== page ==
"The possibilities are endless," says Petrit Selimi, a 26-year-old who has come back to help build the country after spending seven years in Oslo. Selimi says he hopes to enter politics in an independent Kosovo one day. Meanwhile, he darts between appointments with business clients and advertisers, appears on TV talk shows, and dines with Western diplomats who are intrigued by his modern views.
Selimi began his political career in 1993, when he was 14. He founded a youth organization called the Postpessimists, which brought together Serb and Albanian teenagers to discuss their joint future at a time when conflict between their communities was heating up. Selimi's slight build and guileless blue eyes seem slightly incongruous for a man with such political smarts and a gift for translating big ideas into concrete action. At 17, when Serbia banned the Albanian curriculum, he went to Norway to complete high school and earn a university degree in urban planning, before returning last year to his hometown of Pristina. He quickly started political and commercial projects aimed at transforming Kosovo into a prosperous, multiethnic nation. He is now working with several internationally funded nonprofit organizations and educational institutions, including a technical academy to train young computer engineers. "We could be like Bangalore in India," he says, "with all our returnees starting high-tech companies."
Now that status talks are about to begin, Selimi has been meeting discreetly with like-minded Serbs in Belgrade in a quiet campaign to prevent their politicians from obstructing an independence deal. He plans to publish position papers with practical solutions to contentious issues, including property claims, minority rights and the return of Serb refugees.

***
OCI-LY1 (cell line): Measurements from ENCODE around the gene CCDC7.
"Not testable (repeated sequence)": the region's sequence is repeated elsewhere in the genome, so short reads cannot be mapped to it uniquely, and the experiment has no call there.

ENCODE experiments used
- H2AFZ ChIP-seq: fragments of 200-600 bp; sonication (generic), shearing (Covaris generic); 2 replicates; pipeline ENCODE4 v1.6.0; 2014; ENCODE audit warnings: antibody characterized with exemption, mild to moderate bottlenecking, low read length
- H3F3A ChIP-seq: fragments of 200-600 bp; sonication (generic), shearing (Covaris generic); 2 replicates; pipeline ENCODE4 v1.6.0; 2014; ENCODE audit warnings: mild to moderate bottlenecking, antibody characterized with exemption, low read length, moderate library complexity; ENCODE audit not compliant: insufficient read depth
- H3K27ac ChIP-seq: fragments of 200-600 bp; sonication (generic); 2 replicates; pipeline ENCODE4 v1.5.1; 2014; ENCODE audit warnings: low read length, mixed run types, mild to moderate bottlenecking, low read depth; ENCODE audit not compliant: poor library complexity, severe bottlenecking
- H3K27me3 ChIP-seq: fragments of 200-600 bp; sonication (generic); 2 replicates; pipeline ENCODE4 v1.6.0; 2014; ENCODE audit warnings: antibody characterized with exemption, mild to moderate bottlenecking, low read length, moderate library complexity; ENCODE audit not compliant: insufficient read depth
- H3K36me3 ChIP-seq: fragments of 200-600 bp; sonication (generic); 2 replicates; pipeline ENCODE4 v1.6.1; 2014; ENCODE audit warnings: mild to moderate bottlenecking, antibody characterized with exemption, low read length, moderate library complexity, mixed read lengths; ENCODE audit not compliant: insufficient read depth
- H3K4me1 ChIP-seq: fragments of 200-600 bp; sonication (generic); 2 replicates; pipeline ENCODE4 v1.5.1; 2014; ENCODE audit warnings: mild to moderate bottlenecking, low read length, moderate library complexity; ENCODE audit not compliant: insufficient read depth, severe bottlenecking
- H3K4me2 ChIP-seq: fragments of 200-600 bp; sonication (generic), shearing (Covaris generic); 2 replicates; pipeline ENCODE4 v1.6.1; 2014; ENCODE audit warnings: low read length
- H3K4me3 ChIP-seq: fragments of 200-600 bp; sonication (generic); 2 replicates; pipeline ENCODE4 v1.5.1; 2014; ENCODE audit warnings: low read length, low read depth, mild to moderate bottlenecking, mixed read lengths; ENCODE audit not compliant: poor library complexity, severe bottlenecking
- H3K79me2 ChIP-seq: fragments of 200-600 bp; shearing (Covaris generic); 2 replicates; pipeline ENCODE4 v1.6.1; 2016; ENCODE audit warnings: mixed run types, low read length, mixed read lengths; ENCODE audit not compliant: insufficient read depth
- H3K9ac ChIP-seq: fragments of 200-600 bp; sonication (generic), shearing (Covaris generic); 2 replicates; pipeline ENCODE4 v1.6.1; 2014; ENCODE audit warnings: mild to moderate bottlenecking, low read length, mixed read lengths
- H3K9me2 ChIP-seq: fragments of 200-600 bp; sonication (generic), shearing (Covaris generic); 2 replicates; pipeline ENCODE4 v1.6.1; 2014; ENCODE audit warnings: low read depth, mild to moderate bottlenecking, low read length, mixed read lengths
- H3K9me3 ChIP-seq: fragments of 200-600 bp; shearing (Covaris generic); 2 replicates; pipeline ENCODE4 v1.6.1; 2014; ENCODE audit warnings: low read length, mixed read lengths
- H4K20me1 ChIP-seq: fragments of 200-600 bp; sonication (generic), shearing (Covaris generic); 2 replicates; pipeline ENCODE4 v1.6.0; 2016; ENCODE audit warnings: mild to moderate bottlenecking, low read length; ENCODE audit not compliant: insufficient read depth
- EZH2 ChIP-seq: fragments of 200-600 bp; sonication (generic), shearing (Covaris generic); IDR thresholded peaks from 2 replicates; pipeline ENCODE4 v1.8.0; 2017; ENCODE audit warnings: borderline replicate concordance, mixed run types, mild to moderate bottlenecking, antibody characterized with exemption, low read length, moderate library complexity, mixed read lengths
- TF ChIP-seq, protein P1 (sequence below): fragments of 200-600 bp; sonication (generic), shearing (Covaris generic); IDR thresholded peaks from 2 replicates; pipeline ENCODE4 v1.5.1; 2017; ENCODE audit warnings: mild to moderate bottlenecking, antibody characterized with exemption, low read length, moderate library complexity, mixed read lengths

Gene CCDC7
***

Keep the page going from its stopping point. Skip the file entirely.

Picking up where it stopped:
In July, Selimi was named ceo of a new Pristina newspaper Express, which was dreamed up by investors and journalists on the patio of Strip Depot café, which he owns. The hard-hitting tabloid is dedicated to investigating government corruption and organized crime, and it is already a must-read for many politicians. The paper's influence could well grow when Selimi begins publishing a weekly Serbian-language edition pitched directly at Kosovo Serbs. He hopes the newspaper will help create a sense of belonging that will encourage them to remain a part of an independent Kosovo. "Right now the Serbs are reading Belgrade papers," he says, "propaganda that tells them to leave."
To Albanians like Selimi, Kurti's protests seem another futile relic of the past. Instead, Selimi says, people should be planning practical steps to create a new independent nation open to all communities. Maybe then, Oliver Ivanovic's son Janko will finally meet a real-live Albanian.